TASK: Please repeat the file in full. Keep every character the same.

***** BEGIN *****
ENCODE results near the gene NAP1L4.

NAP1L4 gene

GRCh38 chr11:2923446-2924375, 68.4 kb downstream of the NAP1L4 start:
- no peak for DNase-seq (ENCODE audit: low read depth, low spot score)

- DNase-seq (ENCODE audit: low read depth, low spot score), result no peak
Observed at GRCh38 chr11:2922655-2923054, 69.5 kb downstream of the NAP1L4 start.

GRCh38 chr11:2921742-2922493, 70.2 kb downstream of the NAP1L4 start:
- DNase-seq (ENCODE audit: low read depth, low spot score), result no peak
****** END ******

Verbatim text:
ENCODE results near the gene NAP1L4.

NAP1L4 gene

GRCh38 chr11:2923446-2924375, 68.4 kb downstream of the NAP1L4 start:
- no peak for DNase-seq (ENCODE audit: low read depth, low spot score)

- DNase-seq (ENCODE audit: low read depth, low spot score), result no peak
Observed at GRCh38 chr11:2922655-2923054, 69.5 kb downstream of the NAP1L4 start.

GRCh38 chr11:2921742-2922493, 70.2 kb downstream of the NAP1L4 start:
- DNase-seq (ENCODE audit: low read depth, low spot score), result no peak